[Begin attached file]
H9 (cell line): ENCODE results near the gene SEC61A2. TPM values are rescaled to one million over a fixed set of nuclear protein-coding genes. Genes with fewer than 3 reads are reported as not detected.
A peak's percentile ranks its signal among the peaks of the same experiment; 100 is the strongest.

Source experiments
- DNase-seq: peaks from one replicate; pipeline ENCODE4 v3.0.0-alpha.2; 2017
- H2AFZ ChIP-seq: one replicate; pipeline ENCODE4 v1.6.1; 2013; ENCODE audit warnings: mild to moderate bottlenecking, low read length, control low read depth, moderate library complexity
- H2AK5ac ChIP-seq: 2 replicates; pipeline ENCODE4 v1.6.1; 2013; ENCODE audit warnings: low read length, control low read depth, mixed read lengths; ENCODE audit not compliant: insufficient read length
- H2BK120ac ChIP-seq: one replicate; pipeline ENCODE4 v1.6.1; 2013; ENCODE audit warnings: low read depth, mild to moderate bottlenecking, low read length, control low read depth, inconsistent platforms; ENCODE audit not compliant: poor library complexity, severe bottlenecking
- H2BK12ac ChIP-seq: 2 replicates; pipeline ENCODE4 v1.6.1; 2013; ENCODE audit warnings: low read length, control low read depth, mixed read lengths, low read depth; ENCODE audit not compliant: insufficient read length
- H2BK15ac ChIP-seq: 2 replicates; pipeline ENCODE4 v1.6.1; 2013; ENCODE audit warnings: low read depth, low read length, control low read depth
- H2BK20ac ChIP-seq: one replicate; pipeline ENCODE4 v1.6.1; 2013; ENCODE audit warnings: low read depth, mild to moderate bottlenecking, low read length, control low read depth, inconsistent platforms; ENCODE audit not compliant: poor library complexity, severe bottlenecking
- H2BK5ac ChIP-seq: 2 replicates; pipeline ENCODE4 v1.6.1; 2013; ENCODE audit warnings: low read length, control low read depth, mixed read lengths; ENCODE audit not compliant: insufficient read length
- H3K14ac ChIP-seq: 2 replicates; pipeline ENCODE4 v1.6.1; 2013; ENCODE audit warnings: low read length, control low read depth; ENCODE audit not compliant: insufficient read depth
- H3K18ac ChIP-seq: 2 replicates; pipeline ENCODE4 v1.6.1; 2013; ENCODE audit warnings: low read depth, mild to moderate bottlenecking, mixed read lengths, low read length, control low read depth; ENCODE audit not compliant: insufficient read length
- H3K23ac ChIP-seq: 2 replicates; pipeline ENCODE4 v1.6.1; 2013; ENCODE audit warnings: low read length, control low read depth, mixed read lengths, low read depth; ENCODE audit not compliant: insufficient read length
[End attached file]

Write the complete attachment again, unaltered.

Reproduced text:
H9 (cell line): ENCODE results near the gene SEC61A2. TPM values are rescaled to one million over a fixed set of nuclear protein-coding genes. Genes with fewer than 3 reads are reported as not detected.
A peak's percentile ranks its signal among the peaks of the same experiment; 100 is the strongest.

Source experiments
- DNase-seq: peaks from one replicate; pipeline ENCODE4 v3.0.0-alpha.2; 2017
- H2AFZ ChIP-seq: one replicate; pipeline ENCODE4 v1.6.1; 2013; ENCODE audit warnings: mild to moderate bottlenecking, low read length, control low read depth, moderate library complexity
- H2AK5ac ChIP-seq: 2 replicates; pipeline ENCODE4 v1.6.1; 2013; ENCODE audit warnings: low read length, control low read depth, mixed read lengths; ENCODE audit not compliant: insufficient read length
- H2BK120ac ChIP-seq: one replicate; pipeline ENCODE4 v1.6.1; 2013; ENCODE audit warnings: low read depth, mild to moderate bottlenecking, low read length, control low read depth, inconsistent platforms; ENCODE audit not compliant: poor library complexity, severe bottlenecking
- H2BK12ac ChIP-seq: 2 replicates; pipeline ENCODE4 v1.6.1; 2013; ENCODE audit warnings: low read length, control low read depth, mixed read lengths, low read depth; ENCODE audit not compliant: insufficient read length
- H2BK15ac ChIP-seq: 2 replicates; pipeline ENCODE4 v1.6.1; 2013; ENCODE audit warnings: low read depth, low read length, control low read depth
- H2BK20ac ChIP-seq: one replicate; pipeline ENCODE4 v1.6.1; 2013; ENCODE audit warnings: low read depth, mild to moderate bottlenecking, low read length, control low read depth, inconsistent platforms; ENCODE audit not compliant: poor library complexity, severe bottlenecking
- H2BK5ac ChIP-seq: 2 replicates; pipeline ENCODE4 v1.6.1; 2013; ENCODE audit warnings: low read length, control low read depth, mixed read lengths; ENCODE audit not compliant: insufficient read length
- H3K14ac ChIP-seq: 2 replicates; pipeline ENCODE4 v1.6.1; 2013; ENCODE audit warnings: low read length, control low read depth; ENCODE audit not compliant: insufficient read depth
- H3K18ac ChIP-seq: 2 replicates; pipeline ENCODE4 v1.6.1; 2013; ENCODE audit warnings: low read depth, mild to moderate bottlenecking, mixed read lengths, low read length, control low read depth; ENCODE audit not compliant: insufficient read length
- H3K23ac ChIP-seq: 2 replicates; pipeline ENCODE4 v1.6.1; 2013; ENCODE audit warnings: low read length, control low read depth, mixed read lengths, low read depth; ENCODE audit not compliant: insufficient read length